Grand Strategies by Charles Hill offers some interesting insights into the building of nations and their relations to each other. The understanding of current states requires delving into the historical past. Without this knowledge one suffers from an improper perspective due to a lack of international context. Through the development of this philosophical perspective readers better understand how thoughts led to the development of a nation and modern forms of existence.
The work uses philosophy and history to create an interesting read that will maintain your interest from cover to cover. Filled with philosophical ramblings, poetry and historical tidbits the book appears to be well researched and thought out. The state of diplomacy between nations is rift with drama and intrigue ranging from the odd to the downright ludicrous.
In many ways the fear of government and its very purpose is the protection of people. This protection might come from foreign nations but might also come in the form of protecting ourselves from each other. Government is a product of need and thought that impacts the very manners in which we live. Such government is not perfect but is on a plane of development from one historical point to another.
The book discusses how our chaotic tribal past created a world order from the Treaty of Westphalia. It is through this world order that nations and states have developed, existed, and inter-relate to each other. Threats to this order come in varying forms ranging from historical conflicts to new one’s experienced in modern religious conflict.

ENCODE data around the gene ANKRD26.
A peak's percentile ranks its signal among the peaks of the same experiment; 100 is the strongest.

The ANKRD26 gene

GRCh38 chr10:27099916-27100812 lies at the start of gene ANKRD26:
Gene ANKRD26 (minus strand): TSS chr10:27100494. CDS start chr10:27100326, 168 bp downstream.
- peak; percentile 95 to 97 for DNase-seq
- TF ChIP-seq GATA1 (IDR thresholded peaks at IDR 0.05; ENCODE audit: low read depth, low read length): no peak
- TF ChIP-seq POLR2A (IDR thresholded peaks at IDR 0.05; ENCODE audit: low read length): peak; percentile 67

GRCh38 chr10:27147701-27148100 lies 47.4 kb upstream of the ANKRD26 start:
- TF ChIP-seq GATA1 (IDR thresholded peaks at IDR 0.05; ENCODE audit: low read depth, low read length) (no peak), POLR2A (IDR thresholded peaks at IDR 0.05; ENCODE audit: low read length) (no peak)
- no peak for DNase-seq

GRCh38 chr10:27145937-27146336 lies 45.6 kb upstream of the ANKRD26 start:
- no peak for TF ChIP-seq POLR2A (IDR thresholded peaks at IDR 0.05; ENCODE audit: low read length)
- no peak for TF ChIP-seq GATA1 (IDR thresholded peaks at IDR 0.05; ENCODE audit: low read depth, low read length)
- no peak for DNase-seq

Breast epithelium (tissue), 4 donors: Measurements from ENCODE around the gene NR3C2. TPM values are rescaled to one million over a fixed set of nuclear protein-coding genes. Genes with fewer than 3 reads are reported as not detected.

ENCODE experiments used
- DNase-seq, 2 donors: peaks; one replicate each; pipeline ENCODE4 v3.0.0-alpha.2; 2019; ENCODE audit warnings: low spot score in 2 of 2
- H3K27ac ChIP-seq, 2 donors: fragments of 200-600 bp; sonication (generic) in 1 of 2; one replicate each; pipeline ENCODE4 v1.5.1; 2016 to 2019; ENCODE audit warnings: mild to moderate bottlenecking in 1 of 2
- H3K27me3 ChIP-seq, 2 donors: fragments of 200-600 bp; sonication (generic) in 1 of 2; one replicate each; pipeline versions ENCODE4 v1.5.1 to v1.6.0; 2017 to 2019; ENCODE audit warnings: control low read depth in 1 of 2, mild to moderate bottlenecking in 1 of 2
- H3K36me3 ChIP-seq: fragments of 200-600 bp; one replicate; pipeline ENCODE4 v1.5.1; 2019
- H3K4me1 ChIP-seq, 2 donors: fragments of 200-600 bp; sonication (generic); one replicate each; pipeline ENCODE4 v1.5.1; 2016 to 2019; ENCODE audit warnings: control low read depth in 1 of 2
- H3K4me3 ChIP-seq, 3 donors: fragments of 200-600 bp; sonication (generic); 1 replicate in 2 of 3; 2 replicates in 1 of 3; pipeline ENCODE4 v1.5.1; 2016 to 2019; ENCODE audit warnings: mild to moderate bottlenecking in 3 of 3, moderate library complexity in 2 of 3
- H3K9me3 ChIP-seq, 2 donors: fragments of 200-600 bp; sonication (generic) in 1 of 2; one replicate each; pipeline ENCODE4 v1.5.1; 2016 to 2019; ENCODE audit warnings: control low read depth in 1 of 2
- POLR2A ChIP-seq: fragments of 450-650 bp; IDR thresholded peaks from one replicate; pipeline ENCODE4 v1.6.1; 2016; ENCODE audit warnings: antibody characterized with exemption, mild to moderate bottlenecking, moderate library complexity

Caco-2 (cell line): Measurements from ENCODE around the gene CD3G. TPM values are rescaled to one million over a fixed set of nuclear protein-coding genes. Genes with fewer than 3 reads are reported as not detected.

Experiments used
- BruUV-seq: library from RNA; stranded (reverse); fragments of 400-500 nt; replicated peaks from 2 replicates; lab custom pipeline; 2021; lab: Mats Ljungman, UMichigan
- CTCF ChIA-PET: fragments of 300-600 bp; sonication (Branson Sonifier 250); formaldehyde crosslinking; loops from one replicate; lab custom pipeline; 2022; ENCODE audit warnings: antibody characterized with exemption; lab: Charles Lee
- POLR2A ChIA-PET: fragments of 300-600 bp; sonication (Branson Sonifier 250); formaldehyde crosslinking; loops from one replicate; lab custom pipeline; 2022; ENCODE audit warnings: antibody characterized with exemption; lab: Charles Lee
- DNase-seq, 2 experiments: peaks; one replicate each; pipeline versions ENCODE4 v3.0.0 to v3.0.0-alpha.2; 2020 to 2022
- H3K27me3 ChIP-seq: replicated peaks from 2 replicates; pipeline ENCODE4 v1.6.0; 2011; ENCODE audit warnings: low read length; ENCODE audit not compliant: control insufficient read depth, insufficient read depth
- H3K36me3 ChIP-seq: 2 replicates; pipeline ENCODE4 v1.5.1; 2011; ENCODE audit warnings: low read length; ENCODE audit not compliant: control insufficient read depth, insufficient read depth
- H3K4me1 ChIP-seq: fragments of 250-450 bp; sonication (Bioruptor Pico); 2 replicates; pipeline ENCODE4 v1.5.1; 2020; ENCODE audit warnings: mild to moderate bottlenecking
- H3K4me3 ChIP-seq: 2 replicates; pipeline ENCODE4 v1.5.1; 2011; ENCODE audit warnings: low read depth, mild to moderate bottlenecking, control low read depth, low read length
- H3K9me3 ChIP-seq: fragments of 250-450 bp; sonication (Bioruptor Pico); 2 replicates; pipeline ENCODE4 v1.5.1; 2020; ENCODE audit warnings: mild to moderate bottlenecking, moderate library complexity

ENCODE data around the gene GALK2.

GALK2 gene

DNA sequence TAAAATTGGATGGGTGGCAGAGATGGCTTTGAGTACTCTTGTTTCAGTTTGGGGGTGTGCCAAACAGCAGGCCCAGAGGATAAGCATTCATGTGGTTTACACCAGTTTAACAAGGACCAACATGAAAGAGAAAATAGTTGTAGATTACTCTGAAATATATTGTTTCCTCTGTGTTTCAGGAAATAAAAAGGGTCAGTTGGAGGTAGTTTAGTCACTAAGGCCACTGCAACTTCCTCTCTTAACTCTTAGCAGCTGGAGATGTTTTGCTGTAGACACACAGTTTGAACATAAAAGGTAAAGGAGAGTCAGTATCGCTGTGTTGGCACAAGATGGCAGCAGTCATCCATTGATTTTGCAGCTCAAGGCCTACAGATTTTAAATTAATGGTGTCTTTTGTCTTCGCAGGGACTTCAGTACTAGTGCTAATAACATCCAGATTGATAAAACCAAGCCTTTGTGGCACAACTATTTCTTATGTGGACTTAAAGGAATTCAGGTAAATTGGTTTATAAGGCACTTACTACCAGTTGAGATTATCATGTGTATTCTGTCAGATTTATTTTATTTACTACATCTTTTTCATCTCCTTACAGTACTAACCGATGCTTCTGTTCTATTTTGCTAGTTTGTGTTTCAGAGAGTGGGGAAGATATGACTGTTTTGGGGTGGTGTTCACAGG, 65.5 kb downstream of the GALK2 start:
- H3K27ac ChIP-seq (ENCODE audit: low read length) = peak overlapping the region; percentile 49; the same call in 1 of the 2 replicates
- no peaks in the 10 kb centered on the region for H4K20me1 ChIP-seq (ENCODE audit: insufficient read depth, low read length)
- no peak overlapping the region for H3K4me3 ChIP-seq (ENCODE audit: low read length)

The book discusses classical orders as seen in stories of Homer, Aeschylus, and Virgil. It moves into concepts of creative disorder from the likes of Hugo and Shakespeare. It discusses the sources of world order, the Enlightenment, America, and modern conflict. The poem The Ocean to Cynthia by Ralegh helps to understand American existence from the love of the old to the novelty of the new:
To seeke new worlds, for golde, for prayse, for glory,
To try to desire, to try love severed farr,
When I was gonn she sent her memory
More strange than were ten thousand shipps of war
To call mee back, to leve great honor thought,
To leve my friends, my fortune, my attempte
To leve the purpose I so longe had sought
And hold bothe cares, and comforts in contempt.
To Hill literature gives a key to understanding statecraft. By covering historical literature he is also giving readers a keen understanding of the world and its development. Such literature provides the backdrop to why we think the way we do and the reasons we exist in the world in which we do. It is a deep and insightful book that is written at a graduate level. For those who need resources there are plenty available.
Hill, C. (2010). Grand Strategies: Literature, Statecraft, and World Order. London: Yale University Press.
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